1. The effect of hydrocortisone on the development of fetal rat skin in organ culture, and on its repair after exposure to a mixed beam from a mercury lamp, are described.
2. The addition of hydrocortisone (7.5 µg/ml) to the culture medium (HC medium) caused accelerated differentiation and keratinisation of the epidermis followed by atrophic changes as in vivo.
3. Explants were grown for 2 days in either normal or HC medium and then irradiated with light from an Hanovia lamp.
4. Irradiation of the control explants produced severe necrosis in both epidermis and dermis and much disorganisation of the dermal intercellular material; 2 days after exposure the s. corneum with adherent cellular debris had become either completely detached from the denuded dermis, or raised to form a fluid-filled blister. Epidermal regeneration had begun by the 4th day after irradiation and was usually complete by the 6th day.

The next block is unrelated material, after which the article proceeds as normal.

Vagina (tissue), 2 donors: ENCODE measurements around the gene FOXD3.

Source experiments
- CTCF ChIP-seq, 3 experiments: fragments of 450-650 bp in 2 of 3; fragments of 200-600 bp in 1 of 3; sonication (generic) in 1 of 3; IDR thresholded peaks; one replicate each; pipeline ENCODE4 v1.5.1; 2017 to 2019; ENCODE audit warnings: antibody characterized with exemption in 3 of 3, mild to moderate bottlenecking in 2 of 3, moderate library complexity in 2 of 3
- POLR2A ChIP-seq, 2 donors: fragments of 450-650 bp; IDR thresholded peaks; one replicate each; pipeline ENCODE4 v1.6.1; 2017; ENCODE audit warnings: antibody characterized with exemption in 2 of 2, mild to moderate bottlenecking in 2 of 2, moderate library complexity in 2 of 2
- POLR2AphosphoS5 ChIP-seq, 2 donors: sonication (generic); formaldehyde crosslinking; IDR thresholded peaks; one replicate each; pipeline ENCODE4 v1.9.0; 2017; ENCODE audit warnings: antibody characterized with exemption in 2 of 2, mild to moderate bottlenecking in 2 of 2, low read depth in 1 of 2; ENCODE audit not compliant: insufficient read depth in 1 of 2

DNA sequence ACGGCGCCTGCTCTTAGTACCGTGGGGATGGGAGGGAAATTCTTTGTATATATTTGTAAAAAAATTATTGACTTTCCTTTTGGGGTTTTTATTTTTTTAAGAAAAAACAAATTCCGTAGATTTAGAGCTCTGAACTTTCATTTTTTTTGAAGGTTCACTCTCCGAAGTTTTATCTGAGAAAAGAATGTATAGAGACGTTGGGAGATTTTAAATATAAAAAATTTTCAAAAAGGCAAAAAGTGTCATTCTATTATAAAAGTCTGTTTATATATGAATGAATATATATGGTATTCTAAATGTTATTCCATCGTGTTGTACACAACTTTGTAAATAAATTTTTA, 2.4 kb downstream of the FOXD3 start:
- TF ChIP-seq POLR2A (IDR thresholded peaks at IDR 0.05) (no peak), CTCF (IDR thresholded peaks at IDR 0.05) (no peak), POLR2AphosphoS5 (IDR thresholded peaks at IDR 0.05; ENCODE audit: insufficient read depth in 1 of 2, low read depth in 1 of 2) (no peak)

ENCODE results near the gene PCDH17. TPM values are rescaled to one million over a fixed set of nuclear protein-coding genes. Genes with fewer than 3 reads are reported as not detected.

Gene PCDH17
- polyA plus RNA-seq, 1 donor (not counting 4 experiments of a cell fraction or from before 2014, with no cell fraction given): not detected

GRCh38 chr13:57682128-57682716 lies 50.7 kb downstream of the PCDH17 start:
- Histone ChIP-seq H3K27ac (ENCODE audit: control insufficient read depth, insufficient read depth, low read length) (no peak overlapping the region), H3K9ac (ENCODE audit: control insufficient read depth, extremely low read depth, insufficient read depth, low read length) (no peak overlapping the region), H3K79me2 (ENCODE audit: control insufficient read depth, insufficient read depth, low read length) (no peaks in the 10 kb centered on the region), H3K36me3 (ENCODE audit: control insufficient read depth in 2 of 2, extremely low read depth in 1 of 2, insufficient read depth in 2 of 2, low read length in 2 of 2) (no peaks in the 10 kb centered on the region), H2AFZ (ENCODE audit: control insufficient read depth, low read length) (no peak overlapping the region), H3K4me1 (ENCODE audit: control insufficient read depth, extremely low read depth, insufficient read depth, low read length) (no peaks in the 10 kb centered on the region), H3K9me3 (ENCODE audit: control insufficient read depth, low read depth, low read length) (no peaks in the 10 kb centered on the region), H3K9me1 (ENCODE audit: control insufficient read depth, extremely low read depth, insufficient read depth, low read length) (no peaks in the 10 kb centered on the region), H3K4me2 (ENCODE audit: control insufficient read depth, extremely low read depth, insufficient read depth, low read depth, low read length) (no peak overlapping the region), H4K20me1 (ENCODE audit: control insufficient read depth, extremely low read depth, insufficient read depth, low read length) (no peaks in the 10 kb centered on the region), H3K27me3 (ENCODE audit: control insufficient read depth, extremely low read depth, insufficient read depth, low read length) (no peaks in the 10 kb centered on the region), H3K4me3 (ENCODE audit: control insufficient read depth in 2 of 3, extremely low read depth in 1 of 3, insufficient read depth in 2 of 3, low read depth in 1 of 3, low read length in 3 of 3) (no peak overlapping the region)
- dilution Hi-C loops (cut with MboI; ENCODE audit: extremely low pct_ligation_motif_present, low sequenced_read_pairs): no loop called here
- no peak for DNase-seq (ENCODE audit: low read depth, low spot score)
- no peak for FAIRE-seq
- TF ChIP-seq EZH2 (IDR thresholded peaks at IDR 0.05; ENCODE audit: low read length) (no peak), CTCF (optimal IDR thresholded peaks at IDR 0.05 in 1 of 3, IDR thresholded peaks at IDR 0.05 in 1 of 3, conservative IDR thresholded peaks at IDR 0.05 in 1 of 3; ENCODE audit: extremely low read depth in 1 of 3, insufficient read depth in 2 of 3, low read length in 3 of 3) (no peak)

5. Hydrocortisone modified the response to irradiation as follows: (1) reduced and retarded cellular breakdown, (2) prevented vesication, (3) preserved the organisation of the dermal intercellular material, (4) hastened epithelialisation, (5) accelerated the differentiation of the new epidermis. Effects (2), (3), and (4) were probably secondary to (1).
6. Experiments with various light filters showed that the effective wavelengths for producing lesions in the skin explants were those below 3000 A.
7. It is suggested that the beneficial effect of hydrocortisone on the repair of irradiated skin explants might be due, at least in part, to a reduced proteolytic activity in the damaged tissue through a stabilising action of the hormone on the lysosomes.
8. The relationship of these findings to clinical observations is discussed.